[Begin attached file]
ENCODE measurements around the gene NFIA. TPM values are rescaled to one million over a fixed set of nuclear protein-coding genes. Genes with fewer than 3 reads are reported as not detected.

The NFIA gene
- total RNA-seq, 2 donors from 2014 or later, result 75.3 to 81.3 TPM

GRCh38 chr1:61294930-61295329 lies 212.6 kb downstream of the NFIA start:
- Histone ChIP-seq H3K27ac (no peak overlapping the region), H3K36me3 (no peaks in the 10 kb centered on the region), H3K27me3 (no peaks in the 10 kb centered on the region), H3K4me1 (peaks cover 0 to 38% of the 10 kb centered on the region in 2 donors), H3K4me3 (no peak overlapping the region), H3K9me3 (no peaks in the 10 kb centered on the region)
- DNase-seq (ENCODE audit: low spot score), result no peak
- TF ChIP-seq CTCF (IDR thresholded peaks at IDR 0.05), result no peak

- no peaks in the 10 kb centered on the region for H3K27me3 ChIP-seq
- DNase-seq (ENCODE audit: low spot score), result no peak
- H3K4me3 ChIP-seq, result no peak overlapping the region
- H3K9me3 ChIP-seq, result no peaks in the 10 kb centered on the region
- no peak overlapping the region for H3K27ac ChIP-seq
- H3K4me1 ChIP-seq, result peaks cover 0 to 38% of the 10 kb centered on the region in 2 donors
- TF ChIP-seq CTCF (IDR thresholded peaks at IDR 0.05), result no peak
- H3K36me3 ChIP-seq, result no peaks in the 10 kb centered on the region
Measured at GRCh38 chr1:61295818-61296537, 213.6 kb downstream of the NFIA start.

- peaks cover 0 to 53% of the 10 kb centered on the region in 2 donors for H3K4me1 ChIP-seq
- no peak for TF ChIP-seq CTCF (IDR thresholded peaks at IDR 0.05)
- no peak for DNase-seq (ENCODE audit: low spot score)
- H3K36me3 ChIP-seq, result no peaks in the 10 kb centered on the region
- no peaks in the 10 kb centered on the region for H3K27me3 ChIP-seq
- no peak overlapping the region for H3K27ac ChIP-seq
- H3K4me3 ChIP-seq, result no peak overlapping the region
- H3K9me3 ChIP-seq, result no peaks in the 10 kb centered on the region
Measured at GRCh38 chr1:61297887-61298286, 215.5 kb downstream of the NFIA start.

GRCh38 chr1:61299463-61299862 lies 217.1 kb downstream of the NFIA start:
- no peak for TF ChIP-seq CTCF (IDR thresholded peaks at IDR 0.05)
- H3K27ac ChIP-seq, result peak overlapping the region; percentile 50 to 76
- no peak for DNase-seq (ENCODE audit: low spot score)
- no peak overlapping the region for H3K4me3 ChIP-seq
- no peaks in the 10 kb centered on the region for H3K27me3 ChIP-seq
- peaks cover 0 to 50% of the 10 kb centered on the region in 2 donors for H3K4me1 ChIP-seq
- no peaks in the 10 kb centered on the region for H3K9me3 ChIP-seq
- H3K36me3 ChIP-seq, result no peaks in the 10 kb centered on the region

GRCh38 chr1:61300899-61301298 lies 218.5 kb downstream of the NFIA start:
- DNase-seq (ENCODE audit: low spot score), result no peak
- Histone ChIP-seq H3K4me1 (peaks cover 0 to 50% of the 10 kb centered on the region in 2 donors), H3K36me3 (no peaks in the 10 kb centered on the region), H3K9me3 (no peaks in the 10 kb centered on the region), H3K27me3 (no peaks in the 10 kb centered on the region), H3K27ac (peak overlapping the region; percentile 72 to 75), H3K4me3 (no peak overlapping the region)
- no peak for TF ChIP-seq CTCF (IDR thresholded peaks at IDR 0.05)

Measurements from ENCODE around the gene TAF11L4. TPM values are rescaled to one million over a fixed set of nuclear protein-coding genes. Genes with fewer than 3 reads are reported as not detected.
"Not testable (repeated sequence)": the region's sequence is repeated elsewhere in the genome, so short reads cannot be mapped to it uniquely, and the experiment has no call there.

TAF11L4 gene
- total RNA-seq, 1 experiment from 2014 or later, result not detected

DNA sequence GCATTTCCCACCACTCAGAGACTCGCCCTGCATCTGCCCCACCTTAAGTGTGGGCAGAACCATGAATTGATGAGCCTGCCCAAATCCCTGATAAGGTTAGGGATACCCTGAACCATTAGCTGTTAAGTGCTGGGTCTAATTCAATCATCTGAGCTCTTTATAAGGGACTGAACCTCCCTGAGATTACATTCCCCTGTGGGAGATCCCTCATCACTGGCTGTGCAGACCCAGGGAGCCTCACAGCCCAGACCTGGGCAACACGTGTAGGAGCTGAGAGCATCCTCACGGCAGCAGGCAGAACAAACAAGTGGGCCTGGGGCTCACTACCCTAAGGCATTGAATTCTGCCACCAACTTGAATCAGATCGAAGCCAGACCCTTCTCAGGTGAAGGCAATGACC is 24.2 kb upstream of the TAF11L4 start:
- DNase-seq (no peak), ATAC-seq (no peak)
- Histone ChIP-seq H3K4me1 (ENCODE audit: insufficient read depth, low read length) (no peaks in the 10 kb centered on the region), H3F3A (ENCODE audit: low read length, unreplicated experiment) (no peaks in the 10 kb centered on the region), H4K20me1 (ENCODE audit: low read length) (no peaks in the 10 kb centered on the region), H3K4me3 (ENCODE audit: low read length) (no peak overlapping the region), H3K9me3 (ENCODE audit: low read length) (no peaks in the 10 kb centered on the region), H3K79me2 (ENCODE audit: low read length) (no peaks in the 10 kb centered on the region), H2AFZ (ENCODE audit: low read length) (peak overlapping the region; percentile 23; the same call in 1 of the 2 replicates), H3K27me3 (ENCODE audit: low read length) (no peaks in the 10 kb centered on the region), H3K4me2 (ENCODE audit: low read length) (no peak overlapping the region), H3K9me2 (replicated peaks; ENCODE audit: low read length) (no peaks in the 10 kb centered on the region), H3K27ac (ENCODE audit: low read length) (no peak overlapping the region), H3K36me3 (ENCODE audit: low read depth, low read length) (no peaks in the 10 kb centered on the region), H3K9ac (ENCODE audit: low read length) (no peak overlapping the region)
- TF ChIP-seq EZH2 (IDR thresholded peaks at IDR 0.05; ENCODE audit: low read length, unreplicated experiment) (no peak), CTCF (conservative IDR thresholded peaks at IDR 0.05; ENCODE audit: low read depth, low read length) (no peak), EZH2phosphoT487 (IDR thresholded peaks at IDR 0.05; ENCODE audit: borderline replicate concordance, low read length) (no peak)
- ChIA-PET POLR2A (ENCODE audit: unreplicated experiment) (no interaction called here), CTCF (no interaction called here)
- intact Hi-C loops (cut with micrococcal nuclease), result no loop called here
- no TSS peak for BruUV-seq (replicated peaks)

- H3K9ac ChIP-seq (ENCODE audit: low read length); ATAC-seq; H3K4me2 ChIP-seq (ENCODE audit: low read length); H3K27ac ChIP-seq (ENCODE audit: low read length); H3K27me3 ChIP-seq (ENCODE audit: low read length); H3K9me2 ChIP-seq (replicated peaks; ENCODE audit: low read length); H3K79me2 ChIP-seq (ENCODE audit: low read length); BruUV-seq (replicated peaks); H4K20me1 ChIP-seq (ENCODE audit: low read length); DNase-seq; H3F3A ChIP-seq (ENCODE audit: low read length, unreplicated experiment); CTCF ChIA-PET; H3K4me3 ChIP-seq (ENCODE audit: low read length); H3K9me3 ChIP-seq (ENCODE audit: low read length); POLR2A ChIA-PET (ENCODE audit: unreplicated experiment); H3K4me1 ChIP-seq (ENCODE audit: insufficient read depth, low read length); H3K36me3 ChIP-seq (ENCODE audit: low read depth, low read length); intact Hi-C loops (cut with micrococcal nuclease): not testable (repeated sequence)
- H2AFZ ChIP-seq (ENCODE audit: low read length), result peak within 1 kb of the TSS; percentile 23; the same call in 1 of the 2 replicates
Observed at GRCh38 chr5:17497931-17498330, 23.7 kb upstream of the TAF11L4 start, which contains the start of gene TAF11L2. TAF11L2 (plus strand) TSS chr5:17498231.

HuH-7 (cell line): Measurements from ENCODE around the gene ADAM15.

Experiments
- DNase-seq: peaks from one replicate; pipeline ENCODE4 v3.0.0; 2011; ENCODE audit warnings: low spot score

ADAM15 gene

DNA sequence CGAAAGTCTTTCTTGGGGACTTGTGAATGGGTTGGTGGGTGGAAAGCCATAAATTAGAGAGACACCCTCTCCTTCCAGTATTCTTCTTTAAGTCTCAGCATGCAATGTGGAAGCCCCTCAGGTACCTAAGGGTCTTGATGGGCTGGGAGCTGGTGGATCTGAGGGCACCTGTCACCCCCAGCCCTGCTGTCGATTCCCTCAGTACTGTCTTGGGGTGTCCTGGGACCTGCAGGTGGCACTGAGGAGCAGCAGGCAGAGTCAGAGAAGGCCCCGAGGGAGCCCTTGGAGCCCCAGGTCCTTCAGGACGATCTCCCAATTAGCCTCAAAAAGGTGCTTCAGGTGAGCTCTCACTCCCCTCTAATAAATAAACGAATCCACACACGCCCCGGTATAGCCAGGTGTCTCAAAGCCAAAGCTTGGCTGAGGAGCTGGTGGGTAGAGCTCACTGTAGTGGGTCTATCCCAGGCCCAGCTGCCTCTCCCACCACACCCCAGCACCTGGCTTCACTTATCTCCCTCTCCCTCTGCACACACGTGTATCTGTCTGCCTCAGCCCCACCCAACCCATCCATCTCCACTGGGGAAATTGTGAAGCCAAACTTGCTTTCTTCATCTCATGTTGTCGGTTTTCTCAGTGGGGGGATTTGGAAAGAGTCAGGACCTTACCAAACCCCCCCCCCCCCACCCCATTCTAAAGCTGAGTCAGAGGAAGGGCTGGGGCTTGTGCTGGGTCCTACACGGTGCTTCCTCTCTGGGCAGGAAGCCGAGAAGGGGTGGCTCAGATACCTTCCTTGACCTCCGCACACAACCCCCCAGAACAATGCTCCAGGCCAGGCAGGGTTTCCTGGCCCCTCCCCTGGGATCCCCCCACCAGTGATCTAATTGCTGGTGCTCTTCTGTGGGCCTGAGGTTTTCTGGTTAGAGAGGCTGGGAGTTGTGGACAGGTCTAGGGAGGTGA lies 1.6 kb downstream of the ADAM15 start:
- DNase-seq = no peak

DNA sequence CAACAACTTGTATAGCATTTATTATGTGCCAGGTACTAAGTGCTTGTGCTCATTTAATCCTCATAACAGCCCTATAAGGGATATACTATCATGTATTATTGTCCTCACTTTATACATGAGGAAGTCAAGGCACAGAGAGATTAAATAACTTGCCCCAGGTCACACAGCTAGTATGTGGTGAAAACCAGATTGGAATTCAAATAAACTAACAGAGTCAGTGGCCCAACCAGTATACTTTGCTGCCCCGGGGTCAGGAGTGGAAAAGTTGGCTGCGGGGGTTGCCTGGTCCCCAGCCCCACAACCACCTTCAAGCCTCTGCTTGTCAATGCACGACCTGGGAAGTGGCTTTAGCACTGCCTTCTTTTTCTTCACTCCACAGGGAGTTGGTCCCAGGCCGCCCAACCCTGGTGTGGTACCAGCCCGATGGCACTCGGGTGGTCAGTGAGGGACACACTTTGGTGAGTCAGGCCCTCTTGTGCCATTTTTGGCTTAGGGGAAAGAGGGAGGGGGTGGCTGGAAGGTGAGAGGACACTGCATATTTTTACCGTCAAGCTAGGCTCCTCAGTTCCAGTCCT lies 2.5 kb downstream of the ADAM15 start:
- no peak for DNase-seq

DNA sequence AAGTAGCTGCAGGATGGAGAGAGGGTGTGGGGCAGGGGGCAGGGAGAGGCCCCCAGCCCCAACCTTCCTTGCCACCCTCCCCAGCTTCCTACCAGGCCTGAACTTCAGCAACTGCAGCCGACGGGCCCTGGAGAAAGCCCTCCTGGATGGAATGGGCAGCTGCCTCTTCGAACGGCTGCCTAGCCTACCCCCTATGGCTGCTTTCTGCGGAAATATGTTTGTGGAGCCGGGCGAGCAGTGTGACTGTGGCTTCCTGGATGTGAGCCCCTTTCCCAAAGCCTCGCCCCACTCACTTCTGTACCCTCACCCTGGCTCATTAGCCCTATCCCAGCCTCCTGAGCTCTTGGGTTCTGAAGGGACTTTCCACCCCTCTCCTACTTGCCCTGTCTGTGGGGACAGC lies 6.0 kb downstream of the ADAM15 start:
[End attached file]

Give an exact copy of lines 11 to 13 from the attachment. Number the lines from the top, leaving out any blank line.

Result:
- H3K9me3 ChIP-seq, result no peaks in the 10 kb centered on the region
- no peak overlapping the region for H3K27ac ChIP-seq
- H3K4me1 ChIP-seq, result peaks cover 0 to 38% of the 10 kb centered on the region in 2 donors